Full Text Available The possible existence of two families of compact stars, neutron stars and quark stars, naturally leads to a scenario in which a conversion process between the two stellar objects occurs with a consequent release of energy of the order of 1053 erg. We discuss recent hydrodynamical simulations of the burning process and neutrino diffusion simulations of cooling of a newly formed strange star. We also briefly discuss this scenario in connection with recent measurements of masses and radii of compact stars.

  11. At Low SNR Asymmetric Quantizers Are Better

    CERN Document Server

    Koch, Tobias

    2012-01-01

    We study the capacity of the discrete-time Gaussian channel when its output is quantized with a one-bit quantizer. We focus on the low signal-to-noise ratio (SNR) regime, where communication at very low spectral efficiencies takes place. In this regime a symmetric threshold quantizer is known to reduce channel capacity by 2/pi, i.e., to cause an asymptotic power loss of approximately two decibels. Here it is shown that this power loss can be entirely avoided by using asymmetric threshold quantizers and asymmetric signaling constellations. We prove that in order to avoid this power loss flash-signaling input-distributions are essential. Consequently, one-bit output quantization of the Gaussian channel reduces spectral efficiency. Threshold quantizers are not only asymptotically optimal: as we prove, at every fixed SNR, a threshold quantizer maximizes capacity among all one-bit output quantizers. The picture changes on the Rayleigh-fading channel. In the noncoherent case we show that a one-bit output quantizer ...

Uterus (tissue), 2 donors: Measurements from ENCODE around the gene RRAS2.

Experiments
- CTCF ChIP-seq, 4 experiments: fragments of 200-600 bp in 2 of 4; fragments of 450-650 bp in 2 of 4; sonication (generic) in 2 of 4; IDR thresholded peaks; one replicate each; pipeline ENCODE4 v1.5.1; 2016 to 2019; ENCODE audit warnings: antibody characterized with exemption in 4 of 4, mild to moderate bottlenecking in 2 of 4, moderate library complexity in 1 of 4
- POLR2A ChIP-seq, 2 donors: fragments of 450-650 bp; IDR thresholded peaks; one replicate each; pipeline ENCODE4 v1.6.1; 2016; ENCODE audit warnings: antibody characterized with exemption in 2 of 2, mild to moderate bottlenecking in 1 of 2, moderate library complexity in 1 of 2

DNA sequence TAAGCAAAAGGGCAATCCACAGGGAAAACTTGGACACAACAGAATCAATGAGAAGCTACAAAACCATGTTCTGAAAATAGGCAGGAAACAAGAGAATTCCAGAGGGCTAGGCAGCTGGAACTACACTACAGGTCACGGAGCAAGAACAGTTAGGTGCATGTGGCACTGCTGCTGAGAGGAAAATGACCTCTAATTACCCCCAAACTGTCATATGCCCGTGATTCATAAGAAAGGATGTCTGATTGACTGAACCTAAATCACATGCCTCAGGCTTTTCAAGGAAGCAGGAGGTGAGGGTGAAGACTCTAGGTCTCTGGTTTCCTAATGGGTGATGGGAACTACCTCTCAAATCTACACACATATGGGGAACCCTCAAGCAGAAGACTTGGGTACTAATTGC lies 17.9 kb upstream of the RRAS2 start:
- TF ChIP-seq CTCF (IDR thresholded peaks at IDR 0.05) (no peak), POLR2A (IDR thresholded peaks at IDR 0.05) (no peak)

12. Asymmetric DSL Technology of Signal Transmission

    Directory of Open Access Journals (Sweden)

    Dražen Kovačević

    2005-05-01

    Full Text Available Asymmetric flow of information is the key feature of theADSL (Asymmetric Digital Subscriber Loop technology, i.e.higher data transmission rate towards the user than from theuser towards the network. Characteristic is the short messagesending by the user with a certain request to the se!Ver. These!Ver responds to the request by a significantly longer messageof various electronic forms (data, digitized speech, pictures orvideo. Therefore, this technology is most often used by smalland medium users. ADSL is currently the only commerciallyavailable DSL technology which is still experiencing the breakthroughon the seiVice market. It enables faster access to theInternet, LAN (Local Area Network, videoconferencing, VoD(Video on Demand and interactive multimedia. In order tostandardize such se/Vices, the !TU (International TelecommunicationsUnion G. 992.1 (standardized DMT-discrete multi-tone line coding technology and ANSJ (American NationalStandards Institution Tl.413-95!98 are used for ADSL. DMT(Discrete Multi Tone, as the more popular one, uses the linecoding technique, which splits a certain frequency range intoseveral sub-channels. Most of these sub-channels are used forupstream and downstream transmission of speech and data,whereas some are used as pilot signals or kept in rese/Ve. Suchmodulation technique expands the frequency spectrum, allowingthe usage ofbroadband se/Vices per one pair of wires. In thisway the sharing of speech and data se/Vice transmission is realized.